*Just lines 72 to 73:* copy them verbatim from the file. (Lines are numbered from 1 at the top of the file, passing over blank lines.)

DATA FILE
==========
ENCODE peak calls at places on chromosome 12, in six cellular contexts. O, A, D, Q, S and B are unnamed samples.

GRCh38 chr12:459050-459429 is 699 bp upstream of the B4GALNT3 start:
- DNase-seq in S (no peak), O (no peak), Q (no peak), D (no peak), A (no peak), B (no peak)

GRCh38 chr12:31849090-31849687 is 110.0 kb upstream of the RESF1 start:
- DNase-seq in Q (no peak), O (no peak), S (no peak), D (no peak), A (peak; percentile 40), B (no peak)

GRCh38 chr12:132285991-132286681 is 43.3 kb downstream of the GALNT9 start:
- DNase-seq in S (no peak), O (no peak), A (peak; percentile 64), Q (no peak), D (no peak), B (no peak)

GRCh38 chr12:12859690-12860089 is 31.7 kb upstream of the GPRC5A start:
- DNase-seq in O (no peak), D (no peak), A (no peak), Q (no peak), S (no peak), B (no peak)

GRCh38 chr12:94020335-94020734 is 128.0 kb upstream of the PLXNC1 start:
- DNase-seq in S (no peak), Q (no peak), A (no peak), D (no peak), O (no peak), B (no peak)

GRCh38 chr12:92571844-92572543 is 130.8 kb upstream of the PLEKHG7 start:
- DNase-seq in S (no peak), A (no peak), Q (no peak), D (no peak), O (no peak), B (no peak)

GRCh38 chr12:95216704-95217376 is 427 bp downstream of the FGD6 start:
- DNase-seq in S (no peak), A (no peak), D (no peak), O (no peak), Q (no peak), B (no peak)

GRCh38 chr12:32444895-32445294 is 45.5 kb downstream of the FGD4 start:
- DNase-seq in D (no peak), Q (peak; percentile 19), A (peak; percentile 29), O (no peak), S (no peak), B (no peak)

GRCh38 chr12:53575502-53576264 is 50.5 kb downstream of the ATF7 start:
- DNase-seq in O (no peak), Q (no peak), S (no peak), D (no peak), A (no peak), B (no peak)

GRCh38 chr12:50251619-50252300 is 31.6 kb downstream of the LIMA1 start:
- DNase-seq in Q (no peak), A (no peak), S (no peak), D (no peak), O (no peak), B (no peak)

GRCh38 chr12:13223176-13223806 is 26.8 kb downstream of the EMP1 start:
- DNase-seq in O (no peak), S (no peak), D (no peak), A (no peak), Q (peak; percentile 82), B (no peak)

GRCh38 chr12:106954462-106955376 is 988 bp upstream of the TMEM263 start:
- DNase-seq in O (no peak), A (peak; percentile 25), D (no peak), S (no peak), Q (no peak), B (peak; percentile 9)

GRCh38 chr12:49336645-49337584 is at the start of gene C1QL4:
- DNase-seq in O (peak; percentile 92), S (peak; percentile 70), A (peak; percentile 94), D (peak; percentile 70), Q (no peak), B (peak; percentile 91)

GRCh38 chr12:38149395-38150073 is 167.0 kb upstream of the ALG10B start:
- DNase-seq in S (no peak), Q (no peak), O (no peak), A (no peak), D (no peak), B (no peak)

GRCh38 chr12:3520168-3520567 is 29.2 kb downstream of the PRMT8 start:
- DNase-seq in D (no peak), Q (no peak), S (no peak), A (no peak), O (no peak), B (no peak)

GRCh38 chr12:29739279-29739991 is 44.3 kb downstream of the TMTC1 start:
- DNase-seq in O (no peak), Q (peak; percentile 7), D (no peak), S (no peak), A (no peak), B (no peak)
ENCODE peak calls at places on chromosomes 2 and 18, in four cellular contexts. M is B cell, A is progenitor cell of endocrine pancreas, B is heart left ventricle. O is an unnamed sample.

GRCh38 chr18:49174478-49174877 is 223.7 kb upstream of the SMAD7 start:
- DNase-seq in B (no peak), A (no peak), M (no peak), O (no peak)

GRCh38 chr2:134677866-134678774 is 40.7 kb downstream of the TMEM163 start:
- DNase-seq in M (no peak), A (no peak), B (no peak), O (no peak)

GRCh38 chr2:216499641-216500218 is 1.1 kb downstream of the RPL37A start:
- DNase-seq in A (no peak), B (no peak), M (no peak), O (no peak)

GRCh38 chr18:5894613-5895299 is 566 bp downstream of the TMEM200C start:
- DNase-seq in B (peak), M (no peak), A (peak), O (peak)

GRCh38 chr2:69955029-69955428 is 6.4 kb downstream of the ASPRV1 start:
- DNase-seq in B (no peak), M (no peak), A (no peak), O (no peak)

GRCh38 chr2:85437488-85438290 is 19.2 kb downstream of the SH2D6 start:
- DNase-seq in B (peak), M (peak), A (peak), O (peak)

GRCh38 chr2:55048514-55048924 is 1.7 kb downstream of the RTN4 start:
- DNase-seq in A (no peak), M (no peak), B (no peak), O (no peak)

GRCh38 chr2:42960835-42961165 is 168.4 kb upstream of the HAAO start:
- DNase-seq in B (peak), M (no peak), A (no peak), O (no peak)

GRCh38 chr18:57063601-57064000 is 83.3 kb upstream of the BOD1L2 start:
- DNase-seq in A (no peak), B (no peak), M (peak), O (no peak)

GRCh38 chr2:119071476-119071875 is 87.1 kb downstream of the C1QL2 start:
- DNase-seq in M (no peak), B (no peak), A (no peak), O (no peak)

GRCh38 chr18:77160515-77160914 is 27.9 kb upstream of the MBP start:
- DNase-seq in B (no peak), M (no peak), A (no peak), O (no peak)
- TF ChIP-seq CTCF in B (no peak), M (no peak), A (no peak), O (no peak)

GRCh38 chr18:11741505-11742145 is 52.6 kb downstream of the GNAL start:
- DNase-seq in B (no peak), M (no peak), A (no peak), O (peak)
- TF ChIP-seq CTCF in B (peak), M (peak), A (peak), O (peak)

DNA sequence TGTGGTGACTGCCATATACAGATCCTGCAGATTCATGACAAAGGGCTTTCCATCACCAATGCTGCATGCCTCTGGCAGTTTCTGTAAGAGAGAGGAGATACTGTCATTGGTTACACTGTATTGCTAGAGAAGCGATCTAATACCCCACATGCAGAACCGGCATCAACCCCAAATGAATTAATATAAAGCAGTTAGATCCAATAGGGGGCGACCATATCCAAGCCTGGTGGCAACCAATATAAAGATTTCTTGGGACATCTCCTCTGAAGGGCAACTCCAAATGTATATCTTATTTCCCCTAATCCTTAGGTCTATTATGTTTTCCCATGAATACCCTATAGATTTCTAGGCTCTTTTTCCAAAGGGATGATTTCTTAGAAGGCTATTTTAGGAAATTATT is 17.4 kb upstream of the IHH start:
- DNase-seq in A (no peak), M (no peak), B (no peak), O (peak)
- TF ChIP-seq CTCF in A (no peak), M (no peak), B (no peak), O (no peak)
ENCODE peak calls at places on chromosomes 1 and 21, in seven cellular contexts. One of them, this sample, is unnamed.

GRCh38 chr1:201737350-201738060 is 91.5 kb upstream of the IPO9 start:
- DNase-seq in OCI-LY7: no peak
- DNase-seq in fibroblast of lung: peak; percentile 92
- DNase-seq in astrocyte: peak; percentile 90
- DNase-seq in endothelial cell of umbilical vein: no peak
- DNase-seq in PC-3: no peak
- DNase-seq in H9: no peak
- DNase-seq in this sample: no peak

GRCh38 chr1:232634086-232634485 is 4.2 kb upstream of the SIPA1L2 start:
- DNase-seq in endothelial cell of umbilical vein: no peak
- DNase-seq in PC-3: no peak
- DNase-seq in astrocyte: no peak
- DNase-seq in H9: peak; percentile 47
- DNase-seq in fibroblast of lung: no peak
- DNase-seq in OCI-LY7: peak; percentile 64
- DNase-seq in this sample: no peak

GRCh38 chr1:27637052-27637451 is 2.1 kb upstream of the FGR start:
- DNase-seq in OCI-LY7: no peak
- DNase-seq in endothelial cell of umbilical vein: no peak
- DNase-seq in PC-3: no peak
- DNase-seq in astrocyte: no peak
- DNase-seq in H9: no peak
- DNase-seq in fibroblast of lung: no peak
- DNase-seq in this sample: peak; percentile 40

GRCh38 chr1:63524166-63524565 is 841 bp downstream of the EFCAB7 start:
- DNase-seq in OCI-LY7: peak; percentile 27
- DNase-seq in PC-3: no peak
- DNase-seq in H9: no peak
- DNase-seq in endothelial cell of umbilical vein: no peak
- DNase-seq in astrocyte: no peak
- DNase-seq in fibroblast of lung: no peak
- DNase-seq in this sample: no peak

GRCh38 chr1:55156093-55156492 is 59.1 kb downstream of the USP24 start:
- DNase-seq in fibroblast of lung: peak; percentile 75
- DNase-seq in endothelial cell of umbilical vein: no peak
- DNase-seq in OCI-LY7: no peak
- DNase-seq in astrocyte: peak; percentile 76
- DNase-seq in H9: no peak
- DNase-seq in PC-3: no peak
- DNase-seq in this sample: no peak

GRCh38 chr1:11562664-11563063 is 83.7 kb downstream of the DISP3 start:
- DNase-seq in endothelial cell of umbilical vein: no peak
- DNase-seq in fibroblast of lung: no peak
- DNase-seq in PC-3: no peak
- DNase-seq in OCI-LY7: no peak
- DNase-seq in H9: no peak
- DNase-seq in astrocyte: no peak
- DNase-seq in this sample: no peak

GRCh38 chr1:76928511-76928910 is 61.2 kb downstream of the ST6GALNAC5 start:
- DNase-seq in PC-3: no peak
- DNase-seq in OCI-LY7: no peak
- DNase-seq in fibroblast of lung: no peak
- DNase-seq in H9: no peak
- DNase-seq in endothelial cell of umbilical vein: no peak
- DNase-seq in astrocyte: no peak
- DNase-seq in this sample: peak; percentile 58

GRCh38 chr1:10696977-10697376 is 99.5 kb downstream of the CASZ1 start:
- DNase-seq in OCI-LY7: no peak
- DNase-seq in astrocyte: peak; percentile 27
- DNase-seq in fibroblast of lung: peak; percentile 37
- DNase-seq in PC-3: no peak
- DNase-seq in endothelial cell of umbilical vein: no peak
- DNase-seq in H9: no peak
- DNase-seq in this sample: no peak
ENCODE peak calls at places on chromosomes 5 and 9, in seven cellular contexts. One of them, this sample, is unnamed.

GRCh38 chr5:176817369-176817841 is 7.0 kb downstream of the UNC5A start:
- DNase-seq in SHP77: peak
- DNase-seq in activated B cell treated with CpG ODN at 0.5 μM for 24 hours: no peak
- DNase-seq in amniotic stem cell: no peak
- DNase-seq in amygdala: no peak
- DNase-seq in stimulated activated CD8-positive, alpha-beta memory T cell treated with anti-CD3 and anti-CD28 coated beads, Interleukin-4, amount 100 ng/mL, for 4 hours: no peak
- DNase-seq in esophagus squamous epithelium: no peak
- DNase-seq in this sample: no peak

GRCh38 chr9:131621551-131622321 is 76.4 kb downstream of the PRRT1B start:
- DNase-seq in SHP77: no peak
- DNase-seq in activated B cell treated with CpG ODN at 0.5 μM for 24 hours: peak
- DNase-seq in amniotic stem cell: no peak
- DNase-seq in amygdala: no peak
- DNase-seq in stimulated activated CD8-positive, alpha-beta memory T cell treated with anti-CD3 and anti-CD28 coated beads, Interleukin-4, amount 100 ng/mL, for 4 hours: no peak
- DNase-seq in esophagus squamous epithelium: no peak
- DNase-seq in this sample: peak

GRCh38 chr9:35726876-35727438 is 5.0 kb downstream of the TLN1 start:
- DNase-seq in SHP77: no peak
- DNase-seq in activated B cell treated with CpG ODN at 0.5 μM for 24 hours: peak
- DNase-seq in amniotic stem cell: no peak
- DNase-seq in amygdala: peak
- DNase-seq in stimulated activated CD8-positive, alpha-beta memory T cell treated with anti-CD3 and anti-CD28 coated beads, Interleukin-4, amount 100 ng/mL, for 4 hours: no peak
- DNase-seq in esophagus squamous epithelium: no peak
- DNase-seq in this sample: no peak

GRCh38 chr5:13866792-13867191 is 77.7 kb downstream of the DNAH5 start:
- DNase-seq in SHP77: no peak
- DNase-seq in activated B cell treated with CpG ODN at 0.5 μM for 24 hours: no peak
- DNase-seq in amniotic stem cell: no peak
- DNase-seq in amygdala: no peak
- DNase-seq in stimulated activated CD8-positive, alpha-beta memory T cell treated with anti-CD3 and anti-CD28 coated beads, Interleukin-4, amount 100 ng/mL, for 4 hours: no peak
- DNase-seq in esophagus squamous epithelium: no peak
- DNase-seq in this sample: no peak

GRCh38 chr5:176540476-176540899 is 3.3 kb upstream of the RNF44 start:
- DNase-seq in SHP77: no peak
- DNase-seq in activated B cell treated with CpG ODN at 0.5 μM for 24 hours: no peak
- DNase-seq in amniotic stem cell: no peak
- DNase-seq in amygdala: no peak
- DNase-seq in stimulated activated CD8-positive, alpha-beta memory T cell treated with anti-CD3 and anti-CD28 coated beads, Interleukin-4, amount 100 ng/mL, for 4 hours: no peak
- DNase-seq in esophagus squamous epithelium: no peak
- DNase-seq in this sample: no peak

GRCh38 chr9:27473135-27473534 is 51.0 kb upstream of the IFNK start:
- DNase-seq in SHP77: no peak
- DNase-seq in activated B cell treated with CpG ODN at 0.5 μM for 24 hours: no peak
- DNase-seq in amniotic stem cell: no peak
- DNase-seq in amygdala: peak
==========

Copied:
- DNase-seq in this sample: no peak

GRCh38 chr1:232634086-232634485 is 4.2 kb upstream of the SIPA1L2 start: